benefits with a new staff pension plan. Under this method, a local
government can establish a staff plan with benefits comparable to
social security, but under local control and direction.
3. Retain the existing staff plan.-Some groups have dropped social
security and, rather than replacing it. rely on a preexisting noncoordi-
nated staff plan. This is usually done because of financial pressures on
employers and local groups, and because the existing plan benefits
are thought to be sufficient protection.


4. Have no plan.-This is rarely a choice, although it's sometimes
an unintended result when some employees are not eligible for mem-
bership in the staff plan and social security coverage is dropped.

Almost all of the replacement plans studied offer higher benefits
at retirement. Most have lower retirement age than the age 65 (62 for
reduced benefits) for social security. The replacement plans typically
do not reduce benefits because of work after retirement, unless the
work is covered by the staff retirement plan. (,Social security retire-
ment benefits are reduced $1 for each $2 of earnings over $2,760, except
that full benefits are paid for every month earnings are $230 or less,
regardless of the yearly total.)
However, the replacement plans studied are significantly weaker
than social security in hospital insurance protection, survivors protec-
tion, and disability protection. A major exception is disability protec-
tion for police and fire employees. Their disability benefits are awarded
under rules that have been criticized as too generous.
None of the plans studied has prepaid hospital insurance for people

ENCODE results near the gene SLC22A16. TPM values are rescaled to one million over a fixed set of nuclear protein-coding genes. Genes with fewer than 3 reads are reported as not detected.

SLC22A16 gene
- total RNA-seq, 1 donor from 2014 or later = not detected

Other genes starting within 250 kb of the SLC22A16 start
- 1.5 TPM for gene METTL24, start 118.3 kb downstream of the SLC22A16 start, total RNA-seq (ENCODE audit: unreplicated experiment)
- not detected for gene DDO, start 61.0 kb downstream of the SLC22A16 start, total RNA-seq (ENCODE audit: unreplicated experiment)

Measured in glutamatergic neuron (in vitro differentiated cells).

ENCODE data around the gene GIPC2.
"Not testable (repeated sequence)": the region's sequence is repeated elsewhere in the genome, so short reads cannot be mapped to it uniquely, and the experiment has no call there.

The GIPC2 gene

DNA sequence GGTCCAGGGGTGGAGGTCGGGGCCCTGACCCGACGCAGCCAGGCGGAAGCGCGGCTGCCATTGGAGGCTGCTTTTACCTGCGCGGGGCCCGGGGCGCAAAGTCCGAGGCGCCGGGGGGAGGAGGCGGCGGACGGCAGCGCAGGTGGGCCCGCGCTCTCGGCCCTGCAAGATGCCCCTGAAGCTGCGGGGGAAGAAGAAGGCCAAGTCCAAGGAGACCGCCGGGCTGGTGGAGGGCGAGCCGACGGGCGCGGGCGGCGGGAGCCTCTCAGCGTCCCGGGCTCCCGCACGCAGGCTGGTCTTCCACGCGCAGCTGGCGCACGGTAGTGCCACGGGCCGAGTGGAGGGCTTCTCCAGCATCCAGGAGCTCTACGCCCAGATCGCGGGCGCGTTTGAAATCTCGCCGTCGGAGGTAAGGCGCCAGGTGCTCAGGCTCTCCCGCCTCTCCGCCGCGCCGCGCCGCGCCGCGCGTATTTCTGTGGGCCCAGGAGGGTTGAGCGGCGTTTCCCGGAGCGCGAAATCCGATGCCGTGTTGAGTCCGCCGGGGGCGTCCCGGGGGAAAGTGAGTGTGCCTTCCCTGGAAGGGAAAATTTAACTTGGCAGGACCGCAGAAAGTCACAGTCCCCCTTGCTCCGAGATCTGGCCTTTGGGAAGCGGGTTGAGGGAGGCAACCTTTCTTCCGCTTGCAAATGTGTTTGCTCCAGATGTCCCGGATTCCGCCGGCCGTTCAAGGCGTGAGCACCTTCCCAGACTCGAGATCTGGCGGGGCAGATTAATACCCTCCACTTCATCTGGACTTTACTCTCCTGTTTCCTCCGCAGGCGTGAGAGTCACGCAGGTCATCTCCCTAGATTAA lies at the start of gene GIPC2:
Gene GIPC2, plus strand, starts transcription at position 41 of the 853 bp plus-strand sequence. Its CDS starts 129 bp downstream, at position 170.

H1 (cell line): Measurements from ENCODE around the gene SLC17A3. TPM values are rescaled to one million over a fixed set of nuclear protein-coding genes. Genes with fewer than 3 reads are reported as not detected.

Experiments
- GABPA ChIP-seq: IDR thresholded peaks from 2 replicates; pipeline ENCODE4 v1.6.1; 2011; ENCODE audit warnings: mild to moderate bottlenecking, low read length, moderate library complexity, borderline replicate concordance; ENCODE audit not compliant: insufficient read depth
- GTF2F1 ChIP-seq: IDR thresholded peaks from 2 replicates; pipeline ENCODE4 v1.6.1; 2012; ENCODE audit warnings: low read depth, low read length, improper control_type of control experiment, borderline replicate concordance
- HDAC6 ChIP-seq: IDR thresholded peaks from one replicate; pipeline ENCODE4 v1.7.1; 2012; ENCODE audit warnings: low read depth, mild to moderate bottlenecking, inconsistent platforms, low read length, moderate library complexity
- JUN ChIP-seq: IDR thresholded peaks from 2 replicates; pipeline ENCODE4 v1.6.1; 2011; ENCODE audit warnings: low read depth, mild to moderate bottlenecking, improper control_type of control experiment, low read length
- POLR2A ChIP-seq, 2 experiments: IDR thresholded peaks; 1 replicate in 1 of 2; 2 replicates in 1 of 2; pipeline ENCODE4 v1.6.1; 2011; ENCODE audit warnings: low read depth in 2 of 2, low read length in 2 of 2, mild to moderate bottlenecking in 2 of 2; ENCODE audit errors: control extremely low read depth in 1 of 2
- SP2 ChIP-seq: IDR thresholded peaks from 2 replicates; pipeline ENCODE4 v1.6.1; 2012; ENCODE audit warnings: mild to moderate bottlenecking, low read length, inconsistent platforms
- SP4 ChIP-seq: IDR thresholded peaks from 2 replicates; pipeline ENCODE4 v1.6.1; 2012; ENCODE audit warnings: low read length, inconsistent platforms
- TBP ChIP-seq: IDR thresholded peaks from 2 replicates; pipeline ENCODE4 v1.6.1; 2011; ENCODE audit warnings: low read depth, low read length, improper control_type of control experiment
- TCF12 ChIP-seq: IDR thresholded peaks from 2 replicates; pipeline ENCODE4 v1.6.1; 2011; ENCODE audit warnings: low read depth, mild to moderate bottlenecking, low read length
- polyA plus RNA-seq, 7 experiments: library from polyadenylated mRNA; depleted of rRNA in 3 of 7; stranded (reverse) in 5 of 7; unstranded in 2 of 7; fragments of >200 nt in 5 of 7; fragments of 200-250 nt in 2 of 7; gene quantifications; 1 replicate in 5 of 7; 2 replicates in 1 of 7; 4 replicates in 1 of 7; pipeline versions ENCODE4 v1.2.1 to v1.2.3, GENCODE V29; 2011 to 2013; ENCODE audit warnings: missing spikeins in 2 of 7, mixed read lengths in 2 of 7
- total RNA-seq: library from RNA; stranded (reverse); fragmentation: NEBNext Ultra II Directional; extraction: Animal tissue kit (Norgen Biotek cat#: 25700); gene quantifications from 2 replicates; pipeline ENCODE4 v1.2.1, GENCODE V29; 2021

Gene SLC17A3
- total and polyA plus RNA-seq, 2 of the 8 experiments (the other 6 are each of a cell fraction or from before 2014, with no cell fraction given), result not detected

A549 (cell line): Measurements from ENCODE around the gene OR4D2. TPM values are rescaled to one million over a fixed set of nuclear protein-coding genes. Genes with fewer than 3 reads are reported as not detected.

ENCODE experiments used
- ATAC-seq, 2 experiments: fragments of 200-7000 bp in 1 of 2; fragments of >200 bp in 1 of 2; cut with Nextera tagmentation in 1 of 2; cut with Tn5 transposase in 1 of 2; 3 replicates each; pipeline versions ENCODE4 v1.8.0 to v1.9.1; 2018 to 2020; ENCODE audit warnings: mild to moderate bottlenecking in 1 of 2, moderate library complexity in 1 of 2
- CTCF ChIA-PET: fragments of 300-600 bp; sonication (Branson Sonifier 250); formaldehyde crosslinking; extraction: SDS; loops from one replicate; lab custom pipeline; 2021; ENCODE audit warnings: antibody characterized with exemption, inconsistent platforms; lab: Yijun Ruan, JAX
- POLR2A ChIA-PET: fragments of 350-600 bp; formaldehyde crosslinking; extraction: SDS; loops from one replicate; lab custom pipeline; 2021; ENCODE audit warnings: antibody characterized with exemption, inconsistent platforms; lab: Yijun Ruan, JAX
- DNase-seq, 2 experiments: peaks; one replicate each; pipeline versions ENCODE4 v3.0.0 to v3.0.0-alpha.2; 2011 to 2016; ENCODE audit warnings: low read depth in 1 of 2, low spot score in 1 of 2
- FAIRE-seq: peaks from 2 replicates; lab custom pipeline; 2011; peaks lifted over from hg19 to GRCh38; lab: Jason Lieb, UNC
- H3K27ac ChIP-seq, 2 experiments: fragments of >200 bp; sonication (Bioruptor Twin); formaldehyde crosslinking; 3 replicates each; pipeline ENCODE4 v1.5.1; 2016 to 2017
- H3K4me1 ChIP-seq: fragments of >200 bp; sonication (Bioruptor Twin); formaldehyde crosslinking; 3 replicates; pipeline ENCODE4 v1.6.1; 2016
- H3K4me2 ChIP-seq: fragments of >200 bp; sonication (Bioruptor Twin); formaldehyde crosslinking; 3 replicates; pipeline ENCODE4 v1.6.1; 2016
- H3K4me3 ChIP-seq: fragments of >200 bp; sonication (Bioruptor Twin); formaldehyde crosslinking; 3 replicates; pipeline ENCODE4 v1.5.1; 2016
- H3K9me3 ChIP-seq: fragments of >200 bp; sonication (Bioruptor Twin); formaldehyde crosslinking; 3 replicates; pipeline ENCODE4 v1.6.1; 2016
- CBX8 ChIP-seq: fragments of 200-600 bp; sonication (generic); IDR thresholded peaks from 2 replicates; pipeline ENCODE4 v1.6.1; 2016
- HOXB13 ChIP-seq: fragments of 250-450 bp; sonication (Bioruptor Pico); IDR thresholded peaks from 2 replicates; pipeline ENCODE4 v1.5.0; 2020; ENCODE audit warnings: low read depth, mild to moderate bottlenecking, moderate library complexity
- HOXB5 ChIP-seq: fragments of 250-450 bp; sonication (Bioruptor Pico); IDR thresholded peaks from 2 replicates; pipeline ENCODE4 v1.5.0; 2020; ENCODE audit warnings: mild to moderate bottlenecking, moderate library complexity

65 and over or disabled. Social security has such protection as a part of
Very few of the plans offer comparable benefits for survivors. Par-
ticularly weak are benefits for young families in the event of the death
of the worker before retirement age.

Most of the replacement plans do not tie their benefits to the cost of
living. Those that have an escalator clause limit the percentage increase
in benefits to an annual level that is low compared to anticipated infla-
tion rates. A 2-percent-per-year limitation is common.
The result is that, while retirement benefits are higher than social
security benefits initially, replacement benefit amounts will erode over
time. Assuming an annual 5-percent rate of inflation, social security
would increase about 63 percent by the end of a 10-year period. A 2-
percent limitation would reduce the increase to about 22 percent-a
41-percent loss in the purchasing power of the benefits.

Vesting is the pension-related term used to identify the permanent
right to benefits. The period for vesting is the length of time an em-
ployee must work before obtaining the right to benefits. The period
for vesting usually was 5 years in the replacement plans studied. If
employment terminates before vesting, all plans studied pay back the
contributions of the employee, plus interest. No benefits are paid unless
vesting occurs.
For short-term employees, then, the staff plan becomes nothing more
than a forced-savings account. No extra benefit will be paid upon pre-
mature death, disability, or retirement. Because few people invest-their
refunds in insurance or annuities, the result can be complete depend-
ency on others if one of these events occurs.